Subprime ERISA Lawsuit Update: As most readers know, I have also been tracking subprime-related ERISA lawsuits (here). As a result of my research and inquiries regarding subprime derivative lawsuits, I identified three additional subprime-related ERISA lawsuits of which I previously had been unaware. These three additional ERISA lawsuits pertain to Huntington Bankshares (refer here), National City Corp. (refer here), and Impac Mortgage (refer here).

With the addition of these three suits to my list, the number of subprime-related ERISA lawsuits now stands at 14, five of which have been filed in 2008, and the remainder of which were filed in 2007.

Two Options Backdating Case Developments: Two courts recently issued rulings on motions to dismiss in options backdating-related lawsuits.

First, on March 31, 2008, in the Juniper Networks option backdating-related securities litigation (about which refer here), Judge James Ware of the United States District Court for the Northern District of California largely denied the defendants’ motion to dismiss, except that he granted the motion (with leave to amend) as to one individual defendants, and he granted the motion to dismiss all alleged misrepresentations that took place prior to July 14, 2001, as time barrred. A copy of the March 31 order in the Juniper Networks case can be found here.

Second, and also on March 31, 2008, in the Microtune options-backdating related derivative litigation, Judge Richard Schiff of the United States District Court for the Eastern District of Texas granted the defendants’ motion to dismiss, albeit with leave to amend as to certain individuals on certain claims. A copy of the Microtune opinion can be found here. Judge Schell first concluded the Congress had not created a private right of action under Section 304 of the Sarbanes-Oxley Act, and dismissed that claim. Judge Schell also granted the dismissal with prejudice of claims of allegedly misleading proxy statements as to the individual defendants who were not on the board at the time of the proxy. The proxy allegations were dismissed without prejudice as to the remaining individual defendants. Similarly, the plaintiffs’ claims based on Section 10(b) were also all dismissed, but with prejudice as to some defendants and without prejudice as to others. The court declined to exercise jurisdiction over the plaintiffs’ state law claims.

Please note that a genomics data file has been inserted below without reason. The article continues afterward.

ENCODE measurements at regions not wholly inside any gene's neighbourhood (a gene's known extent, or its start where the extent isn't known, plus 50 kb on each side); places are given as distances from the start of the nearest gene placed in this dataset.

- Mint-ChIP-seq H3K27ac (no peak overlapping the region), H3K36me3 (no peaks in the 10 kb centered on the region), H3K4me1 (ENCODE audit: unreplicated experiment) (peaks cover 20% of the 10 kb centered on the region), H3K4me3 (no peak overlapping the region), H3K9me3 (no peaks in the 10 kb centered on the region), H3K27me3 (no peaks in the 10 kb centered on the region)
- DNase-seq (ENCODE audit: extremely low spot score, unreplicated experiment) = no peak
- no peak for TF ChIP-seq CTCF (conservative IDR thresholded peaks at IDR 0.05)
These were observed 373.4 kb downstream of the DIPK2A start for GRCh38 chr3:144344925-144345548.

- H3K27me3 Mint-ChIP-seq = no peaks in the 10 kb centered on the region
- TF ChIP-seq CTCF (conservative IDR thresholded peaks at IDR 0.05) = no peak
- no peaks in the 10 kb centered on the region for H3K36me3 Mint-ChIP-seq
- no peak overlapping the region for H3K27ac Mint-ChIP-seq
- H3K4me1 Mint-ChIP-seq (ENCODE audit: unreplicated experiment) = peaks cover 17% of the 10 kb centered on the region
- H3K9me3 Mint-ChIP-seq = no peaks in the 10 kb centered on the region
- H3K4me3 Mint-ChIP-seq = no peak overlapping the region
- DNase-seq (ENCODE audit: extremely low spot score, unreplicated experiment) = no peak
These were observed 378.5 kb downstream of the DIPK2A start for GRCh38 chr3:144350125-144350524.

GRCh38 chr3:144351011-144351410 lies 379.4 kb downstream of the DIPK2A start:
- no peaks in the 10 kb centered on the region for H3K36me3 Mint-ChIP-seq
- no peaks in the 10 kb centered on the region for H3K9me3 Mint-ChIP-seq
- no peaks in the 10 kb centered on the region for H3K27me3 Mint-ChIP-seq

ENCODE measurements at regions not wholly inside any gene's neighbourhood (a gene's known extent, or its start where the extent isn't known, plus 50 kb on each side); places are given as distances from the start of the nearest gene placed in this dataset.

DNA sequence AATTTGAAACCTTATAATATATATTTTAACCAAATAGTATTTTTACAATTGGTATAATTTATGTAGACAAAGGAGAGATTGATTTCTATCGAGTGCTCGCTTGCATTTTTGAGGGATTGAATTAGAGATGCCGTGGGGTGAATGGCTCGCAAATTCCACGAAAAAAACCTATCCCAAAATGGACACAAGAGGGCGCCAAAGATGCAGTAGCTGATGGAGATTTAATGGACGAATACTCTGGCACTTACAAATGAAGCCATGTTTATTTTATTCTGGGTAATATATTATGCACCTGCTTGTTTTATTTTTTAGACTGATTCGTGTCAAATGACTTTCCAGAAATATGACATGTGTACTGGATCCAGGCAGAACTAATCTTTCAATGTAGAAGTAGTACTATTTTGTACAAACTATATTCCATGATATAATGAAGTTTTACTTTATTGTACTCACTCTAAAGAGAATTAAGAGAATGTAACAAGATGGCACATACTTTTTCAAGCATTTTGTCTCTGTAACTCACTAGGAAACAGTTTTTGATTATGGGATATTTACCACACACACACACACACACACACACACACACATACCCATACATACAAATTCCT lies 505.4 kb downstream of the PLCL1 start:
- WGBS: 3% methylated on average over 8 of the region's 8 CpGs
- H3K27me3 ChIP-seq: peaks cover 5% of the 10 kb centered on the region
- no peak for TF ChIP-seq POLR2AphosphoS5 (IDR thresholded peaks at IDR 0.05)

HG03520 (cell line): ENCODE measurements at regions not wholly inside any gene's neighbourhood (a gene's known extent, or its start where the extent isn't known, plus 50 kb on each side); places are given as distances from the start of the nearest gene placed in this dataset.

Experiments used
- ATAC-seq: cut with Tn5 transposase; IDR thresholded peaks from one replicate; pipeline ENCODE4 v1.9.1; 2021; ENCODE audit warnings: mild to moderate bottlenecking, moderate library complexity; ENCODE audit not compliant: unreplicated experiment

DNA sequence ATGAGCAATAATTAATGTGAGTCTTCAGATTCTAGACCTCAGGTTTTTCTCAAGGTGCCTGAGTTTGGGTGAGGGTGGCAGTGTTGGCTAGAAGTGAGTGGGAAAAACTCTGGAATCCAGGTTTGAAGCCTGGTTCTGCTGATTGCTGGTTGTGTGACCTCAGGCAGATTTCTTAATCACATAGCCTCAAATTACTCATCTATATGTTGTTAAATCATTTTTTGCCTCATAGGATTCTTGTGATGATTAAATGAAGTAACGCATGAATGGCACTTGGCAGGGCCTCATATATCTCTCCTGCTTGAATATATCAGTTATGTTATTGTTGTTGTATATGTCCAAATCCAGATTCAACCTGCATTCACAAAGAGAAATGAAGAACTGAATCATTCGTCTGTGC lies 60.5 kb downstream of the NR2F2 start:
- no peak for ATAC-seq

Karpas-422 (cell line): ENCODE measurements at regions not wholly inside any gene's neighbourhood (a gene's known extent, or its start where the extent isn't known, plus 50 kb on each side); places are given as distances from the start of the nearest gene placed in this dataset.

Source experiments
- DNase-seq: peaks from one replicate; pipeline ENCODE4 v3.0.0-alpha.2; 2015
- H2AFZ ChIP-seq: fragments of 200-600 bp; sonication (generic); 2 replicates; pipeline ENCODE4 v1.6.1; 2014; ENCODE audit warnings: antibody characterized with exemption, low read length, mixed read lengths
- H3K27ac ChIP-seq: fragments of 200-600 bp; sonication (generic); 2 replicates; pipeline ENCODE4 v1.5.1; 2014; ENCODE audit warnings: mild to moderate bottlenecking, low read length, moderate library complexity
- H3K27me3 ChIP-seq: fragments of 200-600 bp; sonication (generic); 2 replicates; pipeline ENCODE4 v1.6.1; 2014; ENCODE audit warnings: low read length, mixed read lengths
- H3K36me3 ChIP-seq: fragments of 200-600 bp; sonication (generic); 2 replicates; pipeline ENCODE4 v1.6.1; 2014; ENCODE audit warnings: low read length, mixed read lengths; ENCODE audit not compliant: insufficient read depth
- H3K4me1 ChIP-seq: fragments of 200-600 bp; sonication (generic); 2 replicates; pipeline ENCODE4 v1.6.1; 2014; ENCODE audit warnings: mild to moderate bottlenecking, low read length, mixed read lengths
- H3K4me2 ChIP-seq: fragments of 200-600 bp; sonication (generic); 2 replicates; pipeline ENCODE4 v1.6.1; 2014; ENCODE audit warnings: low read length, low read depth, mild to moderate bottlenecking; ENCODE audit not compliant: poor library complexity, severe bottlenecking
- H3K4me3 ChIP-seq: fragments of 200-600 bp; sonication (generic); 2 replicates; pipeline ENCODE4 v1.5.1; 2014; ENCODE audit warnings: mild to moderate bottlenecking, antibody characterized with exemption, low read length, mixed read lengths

I have added these two decisions to my table of options backdating related case dispositions, which can be accessed here. Readers are encouraged to let me know about case dispositions of which they become aware so that I can add them to the list.

Special thanks to Nick Even of the Haynes and Boone firm for the link to the Microtune decision.

New Century Updated: In an earlier post (here), I noted that the court had granted (with leave to amend) the defendants’ motion to dismiss in the first-filed subprime related securities class action lawsuit, involving New Century Financial Corporation. On March 24, 2008, the plaintiffs filed their amended complaint (here), which names as defendants not only certain former directors and officers of the company, but also the company’s former auditor, KPMG, and the company’s offering underwriters.

Readers will recall that in connection with the New Century bankruptcy proceeding, the bankruptcy examiner recently released a detailed report (about which refer here) in which, among other things, the examiner reviewed the question of the auditors’ and the company’s directors and officers’ potential responsibility for certain accounting practices and statements at the company. In light of the bank examiner’s report, the plaintiffs sought (and the defendants’ agreed not to oppose) leave to file a second amended complaint, which the court granted. The plaintiffs’ must file their second amended complaint by April 30, 2008. The court also set a briefing schedule for the anticipated motion to dismiss, to be argued September 8, 2008. A copy of the court’s order granting leave and setting the scheduling can be found here.

A German Securities Trial?: The Securities Litigation Watch has an interesting post (here) about the apparent mass securities lawsuits trial that has commenced in Germany involving Deutsche Telecom. An April 7, 2008 Business Week article discussing the trial can be found here.